pymc.MAP(model).fit(method='fmin_powell'). Despite the warning message recommending ‘fmin’, ‘fmin_powell’ gives better results. ‘fmin’ gets the (more or less) right values for continous parameters but it never seems to flip the booleans, even when it would clearly result in higher likelihood.
Making predictions with MCMC
The other way of getting predictions out of pymc is to use it’s main workhorse - the MCMC sampler. We will generate 200 samples from the posterior using MCMC and for each missing value we will pick the value that is most frequent among the samples. Mathematically this is still just maximum a posteriori estimation but the implementation is very different and so are the results.
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This should have produced 200 samples from the posterior for each unobserved variable. To see them, we use
200 samples of the
'P(swims)' paramter - as promised
200 samples of a conditional probability parameter.
swims boolean variable also has 200 samples. But:
quacks has two times 200 - because there were two missing values among
quacks observations - and each is modeled as an unobserved variable.
sampler.trace('duck') produces only a
KeyError - there are no missing values in
duck, hence no samples.
Finally, posterior probability for the missing
Great! According to MCMC the missing value in
swims is more likely than not to be
sampler.trace('swims')[:] is an array of 200 booleans, counting the number of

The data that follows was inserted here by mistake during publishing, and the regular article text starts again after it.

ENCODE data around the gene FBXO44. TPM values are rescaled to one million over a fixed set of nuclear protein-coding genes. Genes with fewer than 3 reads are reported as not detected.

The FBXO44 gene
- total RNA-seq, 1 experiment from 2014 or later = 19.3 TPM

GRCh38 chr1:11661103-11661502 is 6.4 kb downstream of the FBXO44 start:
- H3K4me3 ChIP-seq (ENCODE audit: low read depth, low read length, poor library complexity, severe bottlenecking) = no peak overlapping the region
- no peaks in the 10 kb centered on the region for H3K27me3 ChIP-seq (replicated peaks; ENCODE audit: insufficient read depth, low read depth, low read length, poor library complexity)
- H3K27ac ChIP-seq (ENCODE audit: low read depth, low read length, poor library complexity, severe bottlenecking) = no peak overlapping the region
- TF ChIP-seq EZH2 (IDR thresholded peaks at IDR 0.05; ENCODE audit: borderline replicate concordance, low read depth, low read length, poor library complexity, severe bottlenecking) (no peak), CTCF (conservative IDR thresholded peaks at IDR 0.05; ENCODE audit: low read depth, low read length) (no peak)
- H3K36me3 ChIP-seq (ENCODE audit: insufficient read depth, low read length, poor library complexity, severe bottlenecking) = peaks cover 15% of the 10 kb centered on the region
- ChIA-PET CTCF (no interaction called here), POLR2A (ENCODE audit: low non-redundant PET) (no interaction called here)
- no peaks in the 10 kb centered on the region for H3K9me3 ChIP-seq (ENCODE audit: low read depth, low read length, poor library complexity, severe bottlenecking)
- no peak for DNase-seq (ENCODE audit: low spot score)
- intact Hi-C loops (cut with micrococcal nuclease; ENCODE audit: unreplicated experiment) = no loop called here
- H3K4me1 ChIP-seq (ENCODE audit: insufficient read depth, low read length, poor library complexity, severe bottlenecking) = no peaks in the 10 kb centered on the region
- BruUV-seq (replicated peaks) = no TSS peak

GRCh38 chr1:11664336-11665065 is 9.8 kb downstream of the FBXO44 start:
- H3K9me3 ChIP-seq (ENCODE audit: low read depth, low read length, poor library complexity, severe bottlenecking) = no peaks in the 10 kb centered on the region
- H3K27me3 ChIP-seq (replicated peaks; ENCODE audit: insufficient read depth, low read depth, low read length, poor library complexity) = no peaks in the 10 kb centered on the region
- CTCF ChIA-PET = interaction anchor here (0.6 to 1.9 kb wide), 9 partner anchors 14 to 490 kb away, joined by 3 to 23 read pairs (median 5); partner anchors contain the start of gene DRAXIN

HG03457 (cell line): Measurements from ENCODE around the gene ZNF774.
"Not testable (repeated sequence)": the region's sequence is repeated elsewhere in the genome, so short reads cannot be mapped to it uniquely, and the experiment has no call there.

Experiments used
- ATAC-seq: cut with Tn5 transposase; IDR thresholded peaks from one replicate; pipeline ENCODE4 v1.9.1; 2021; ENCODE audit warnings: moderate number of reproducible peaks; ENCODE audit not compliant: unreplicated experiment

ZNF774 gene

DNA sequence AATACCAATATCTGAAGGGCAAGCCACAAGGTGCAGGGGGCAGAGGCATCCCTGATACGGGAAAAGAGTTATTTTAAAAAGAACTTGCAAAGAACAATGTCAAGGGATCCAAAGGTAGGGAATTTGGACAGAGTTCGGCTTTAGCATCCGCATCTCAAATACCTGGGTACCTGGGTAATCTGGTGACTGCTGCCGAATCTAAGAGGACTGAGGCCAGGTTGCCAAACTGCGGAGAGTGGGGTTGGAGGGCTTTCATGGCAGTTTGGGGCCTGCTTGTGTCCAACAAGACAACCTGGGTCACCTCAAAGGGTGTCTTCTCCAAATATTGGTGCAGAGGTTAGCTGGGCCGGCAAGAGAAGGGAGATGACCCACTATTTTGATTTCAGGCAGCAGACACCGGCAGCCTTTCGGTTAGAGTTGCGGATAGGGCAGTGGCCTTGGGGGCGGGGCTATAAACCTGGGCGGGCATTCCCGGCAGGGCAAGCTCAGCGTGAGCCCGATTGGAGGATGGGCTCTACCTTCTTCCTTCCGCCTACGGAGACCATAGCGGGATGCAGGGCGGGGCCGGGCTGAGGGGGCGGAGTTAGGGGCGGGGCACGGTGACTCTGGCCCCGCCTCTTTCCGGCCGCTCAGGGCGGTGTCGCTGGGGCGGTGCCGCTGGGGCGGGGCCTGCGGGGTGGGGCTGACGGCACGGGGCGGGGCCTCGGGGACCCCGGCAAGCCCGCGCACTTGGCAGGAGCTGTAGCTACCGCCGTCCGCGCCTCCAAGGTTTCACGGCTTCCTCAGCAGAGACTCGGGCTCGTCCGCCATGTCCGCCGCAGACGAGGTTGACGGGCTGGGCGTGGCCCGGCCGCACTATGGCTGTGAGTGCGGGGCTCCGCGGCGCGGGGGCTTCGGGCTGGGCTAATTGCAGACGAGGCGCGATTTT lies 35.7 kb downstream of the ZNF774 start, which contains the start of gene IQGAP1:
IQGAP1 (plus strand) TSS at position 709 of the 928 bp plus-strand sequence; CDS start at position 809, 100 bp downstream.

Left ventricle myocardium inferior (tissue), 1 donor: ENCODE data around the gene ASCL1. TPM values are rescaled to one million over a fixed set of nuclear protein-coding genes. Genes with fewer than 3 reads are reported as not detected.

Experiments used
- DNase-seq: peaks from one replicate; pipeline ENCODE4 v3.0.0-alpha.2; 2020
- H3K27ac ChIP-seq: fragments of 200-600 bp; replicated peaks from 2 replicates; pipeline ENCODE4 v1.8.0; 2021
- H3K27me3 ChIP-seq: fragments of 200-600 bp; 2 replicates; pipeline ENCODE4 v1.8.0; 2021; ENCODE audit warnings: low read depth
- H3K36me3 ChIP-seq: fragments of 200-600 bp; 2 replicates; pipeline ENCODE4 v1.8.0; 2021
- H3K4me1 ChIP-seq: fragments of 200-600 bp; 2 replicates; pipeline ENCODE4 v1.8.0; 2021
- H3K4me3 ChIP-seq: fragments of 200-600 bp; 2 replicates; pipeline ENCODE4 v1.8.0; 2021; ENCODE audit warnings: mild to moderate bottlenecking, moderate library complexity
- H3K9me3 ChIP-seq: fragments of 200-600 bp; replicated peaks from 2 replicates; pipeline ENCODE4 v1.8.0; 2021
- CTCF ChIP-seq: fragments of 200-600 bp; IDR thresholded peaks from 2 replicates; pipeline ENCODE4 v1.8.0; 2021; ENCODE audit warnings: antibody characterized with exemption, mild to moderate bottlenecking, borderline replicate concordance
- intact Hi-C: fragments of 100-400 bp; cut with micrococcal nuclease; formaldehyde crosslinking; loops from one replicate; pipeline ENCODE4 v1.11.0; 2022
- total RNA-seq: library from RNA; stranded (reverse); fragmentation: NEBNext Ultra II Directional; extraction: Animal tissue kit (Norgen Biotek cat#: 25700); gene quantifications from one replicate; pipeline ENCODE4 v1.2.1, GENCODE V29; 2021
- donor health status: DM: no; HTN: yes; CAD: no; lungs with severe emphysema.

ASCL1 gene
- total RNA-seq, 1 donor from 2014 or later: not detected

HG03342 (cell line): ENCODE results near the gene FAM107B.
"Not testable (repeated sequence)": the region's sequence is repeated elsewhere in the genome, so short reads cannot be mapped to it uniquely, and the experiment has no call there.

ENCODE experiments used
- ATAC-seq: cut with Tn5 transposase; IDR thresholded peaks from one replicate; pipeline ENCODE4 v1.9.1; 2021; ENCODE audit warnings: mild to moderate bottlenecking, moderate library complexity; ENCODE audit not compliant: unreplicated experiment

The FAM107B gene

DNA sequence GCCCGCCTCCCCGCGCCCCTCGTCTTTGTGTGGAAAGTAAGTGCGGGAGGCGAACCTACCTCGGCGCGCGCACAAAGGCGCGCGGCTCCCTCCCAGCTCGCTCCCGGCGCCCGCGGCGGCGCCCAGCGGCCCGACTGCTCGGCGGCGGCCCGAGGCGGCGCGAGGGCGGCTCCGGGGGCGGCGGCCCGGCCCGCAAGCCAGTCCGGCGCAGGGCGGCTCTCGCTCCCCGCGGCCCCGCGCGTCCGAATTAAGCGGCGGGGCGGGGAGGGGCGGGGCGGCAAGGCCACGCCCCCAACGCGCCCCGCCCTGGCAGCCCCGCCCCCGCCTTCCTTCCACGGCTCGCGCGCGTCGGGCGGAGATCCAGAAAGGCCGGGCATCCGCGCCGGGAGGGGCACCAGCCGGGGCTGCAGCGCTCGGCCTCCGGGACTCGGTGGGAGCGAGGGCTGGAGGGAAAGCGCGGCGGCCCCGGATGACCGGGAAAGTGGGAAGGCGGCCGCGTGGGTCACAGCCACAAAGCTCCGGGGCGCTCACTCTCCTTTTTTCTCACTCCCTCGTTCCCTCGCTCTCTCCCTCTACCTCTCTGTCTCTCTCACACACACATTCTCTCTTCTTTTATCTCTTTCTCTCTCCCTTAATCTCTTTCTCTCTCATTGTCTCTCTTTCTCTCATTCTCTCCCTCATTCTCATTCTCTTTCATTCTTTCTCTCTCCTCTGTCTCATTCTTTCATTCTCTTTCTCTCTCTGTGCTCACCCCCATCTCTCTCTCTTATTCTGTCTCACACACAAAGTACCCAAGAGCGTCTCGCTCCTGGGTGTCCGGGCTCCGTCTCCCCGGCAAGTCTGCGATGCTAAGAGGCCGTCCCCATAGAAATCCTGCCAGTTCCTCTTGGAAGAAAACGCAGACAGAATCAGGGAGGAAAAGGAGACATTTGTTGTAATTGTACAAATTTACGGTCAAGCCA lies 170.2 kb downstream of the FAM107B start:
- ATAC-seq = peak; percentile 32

False is equivalent to simply taking the mean).
And the two missing values in
quacks are predicted to be
True - respectively. As they should be.
Unlike the MAP approach, this result is reliable. As long as you give MCMC enough iterations to burn in, you will get very similar numbers every time.
The clean way
This was soul-crushingly tedious, I know. But it doesn’t have to be this way. I have created a few utility functions to get rid of the boilerplate - the creation of uniform priors for variables, the conditional probabilities, the trace, and so on. The utils can all be found here (along with some other stuff).
This is how to define the network using these utils:
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(there are also versions of
cartesian_bernoulli_child for categorical variables). And this is how to use it:
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Next post: how all this compares to good old xgboost.